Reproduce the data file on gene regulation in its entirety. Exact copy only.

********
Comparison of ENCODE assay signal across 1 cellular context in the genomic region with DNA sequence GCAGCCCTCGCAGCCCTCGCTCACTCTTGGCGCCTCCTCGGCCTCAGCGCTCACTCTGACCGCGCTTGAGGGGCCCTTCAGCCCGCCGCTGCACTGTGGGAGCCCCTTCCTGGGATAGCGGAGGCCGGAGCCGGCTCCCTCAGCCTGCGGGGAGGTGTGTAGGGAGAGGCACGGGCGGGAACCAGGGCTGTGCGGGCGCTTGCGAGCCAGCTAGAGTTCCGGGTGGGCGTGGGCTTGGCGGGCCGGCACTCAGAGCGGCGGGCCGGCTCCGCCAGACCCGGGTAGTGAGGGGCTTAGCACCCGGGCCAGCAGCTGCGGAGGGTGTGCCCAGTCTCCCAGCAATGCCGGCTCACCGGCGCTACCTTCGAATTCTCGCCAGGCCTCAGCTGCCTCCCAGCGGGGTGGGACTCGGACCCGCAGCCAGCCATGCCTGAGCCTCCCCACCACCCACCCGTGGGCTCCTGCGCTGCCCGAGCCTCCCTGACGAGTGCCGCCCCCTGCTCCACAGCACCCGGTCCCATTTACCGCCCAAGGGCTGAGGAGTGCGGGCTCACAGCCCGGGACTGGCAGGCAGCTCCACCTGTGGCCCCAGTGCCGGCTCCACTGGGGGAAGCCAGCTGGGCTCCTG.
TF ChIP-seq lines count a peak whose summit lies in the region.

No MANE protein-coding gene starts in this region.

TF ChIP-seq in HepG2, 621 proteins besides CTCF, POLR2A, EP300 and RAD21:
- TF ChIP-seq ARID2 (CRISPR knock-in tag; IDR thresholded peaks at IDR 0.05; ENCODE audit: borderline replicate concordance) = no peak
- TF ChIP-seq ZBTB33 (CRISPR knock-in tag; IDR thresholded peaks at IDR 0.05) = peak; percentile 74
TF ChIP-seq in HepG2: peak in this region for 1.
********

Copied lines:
Comparison of ENCODE assay signal across 1 cellular context in the genomic region with DNA sequence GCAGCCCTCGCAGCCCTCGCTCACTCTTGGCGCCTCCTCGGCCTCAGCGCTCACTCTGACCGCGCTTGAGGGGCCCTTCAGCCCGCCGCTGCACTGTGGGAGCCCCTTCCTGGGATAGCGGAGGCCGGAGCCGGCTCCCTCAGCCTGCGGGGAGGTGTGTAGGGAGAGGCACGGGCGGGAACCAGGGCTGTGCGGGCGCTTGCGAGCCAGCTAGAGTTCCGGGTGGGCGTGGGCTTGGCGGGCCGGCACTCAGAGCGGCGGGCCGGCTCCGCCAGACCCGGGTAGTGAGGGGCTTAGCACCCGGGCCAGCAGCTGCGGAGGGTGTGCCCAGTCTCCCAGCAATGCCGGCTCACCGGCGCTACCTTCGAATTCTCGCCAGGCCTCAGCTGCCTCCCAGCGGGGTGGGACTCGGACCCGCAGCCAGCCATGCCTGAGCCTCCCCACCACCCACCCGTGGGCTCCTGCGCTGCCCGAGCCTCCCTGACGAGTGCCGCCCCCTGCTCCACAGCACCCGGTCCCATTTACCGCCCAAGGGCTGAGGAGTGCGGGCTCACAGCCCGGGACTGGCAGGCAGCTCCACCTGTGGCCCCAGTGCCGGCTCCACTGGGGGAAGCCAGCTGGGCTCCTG.
TF ChIP-seq lines count a peak whose summit lies in the region.

No MANE protein-coding gene starts in this region.

TF ChIP-seq in HepG2, 621 proteins besides CTCF, POLR2A, EP300 and RAD21:
- TF ChIP-seq ARID2 (CRISPR knock-in tag; IDR thresholded peaks at IDR 0.05; ENCODE audit: borderline replicate concordance) = no peak
- TF ChIP-seq ZBTB33 (CRISPR knock-in tag; IDR thresholded peaks at IDR 0.05) = peak; percentile 74
TF ChIP-seq in HepG2: peak in this region for 1.